Cafés: the Newest Study Spaces

For me personally, the perfect study space is in the comfort of my own room, where I’m free to follow my own routine and get up whenever needed without having to worry about leaving my things out on the table, all while not getting distracted by others passing by or loud conversations. I know for many of my friends, however, that it is quite the contrary for them. Unable to stay focused at home, other settings give them the motivation to study and keep on track. Once you’re in your final year, you know what works best for you, but in the meantime, there are plenty of spaces to go to if you’re in need of a change in environment while you review your notes for that upcoming midterm.

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Your CV: the first window

Michael Zwahlen / EyeEm / Getty Images

No matter what you are applying for, jobs, volunteers, grad schools, scholarships, etc., usually you are asked to provide the recruiters/committee members with an up-to-date CV. If you are not a professor with hundreds of publications, you usually limit your CV to a few pages maximum. No just the page limit, it is essential to present a version of you that you want people to see and to acknowledge. Here, I would like to share with you my CV-writing trudge since my first year of university. (more…)

Skills to Develop Today, So You Can Use Them Tomorrow

University teaches you an immense amount of invaluable information. Most of us go into it thinking we will learn everything there is to know about our degree, so that we can apply the new knowledge and know how to get the job done, and get it done well. But the truth is, your classes provide much more than just the information you will need, as important as that is. You also develop a wide variety of skills that, as you continue your education and enter the workforce, will serve you well, and provide you with a basis for so many of the things you will do later in life.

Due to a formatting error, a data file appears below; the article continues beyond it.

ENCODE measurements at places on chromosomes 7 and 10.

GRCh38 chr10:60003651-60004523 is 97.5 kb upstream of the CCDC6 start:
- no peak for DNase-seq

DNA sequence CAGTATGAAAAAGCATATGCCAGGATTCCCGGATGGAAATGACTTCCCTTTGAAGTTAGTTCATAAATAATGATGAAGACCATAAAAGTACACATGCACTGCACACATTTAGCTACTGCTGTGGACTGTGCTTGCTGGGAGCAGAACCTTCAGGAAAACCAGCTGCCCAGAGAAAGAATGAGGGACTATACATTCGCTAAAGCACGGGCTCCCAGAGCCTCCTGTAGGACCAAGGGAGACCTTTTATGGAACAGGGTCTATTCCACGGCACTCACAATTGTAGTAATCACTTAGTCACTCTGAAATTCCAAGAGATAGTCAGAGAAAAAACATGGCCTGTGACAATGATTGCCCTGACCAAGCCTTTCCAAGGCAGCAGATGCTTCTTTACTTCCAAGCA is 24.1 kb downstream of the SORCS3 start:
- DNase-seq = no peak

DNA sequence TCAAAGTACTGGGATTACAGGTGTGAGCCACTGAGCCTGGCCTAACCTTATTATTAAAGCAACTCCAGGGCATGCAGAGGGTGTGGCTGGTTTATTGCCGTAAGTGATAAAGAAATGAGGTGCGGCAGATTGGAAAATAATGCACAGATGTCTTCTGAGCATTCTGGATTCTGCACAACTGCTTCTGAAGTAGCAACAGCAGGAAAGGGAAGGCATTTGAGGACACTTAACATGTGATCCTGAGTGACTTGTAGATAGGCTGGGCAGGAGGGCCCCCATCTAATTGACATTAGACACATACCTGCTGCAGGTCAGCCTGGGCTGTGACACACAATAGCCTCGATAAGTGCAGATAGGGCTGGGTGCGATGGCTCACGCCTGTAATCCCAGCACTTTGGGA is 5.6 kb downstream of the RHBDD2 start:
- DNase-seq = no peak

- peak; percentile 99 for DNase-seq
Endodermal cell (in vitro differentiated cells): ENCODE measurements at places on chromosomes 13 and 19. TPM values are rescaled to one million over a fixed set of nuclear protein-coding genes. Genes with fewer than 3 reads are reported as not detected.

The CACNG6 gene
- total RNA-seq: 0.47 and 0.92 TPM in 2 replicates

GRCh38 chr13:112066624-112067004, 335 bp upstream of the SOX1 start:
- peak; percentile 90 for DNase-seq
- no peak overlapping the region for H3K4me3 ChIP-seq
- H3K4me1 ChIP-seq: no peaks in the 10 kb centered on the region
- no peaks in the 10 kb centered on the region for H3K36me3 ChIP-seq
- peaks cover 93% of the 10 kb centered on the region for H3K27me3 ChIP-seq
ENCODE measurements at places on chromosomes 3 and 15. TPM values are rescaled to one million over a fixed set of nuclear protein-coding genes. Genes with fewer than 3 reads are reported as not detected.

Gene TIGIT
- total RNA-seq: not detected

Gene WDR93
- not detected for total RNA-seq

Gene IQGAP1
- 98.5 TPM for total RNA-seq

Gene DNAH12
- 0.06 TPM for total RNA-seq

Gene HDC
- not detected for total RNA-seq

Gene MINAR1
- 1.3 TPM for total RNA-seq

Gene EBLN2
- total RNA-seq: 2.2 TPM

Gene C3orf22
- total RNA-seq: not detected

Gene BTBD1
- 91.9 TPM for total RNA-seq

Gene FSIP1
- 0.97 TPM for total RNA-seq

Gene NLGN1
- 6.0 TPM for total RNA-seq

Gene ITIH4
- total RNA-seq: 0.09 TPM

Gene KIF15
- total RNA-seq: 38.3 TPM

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To the First Year’s Who Aren’t Sure They Made the Right Decision

It’s been almost a month since classes started, summer has come to an end and the mid-term period is upon us. As a first year student, this was about the time of the term where I started to ask myself questions: Did I take the right courses for my degree? Will I enjoy them? Will I do well in them? What if this is not what I want to do at all? While some students know exactly what classes they want to be in and what career path they want to take, for many others, it is not as clear cut.

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7 More Tips to Succeed in Your First Year

As a first-year student, you get a lot of advice on how to manage the start of this new chapter of your life. From student handbooks to online resources, many places offer tips and tricks that you can carry on with you throughout your studies and later in life. Things like ‘don’t procrastinate’, ‘eat well’, and ‘get involved on campus’ often make up part of the list of things you can do to both enjoy your university years and be successful, but there’s more!

Here are seven more ways to do well during your first year (and beyond!):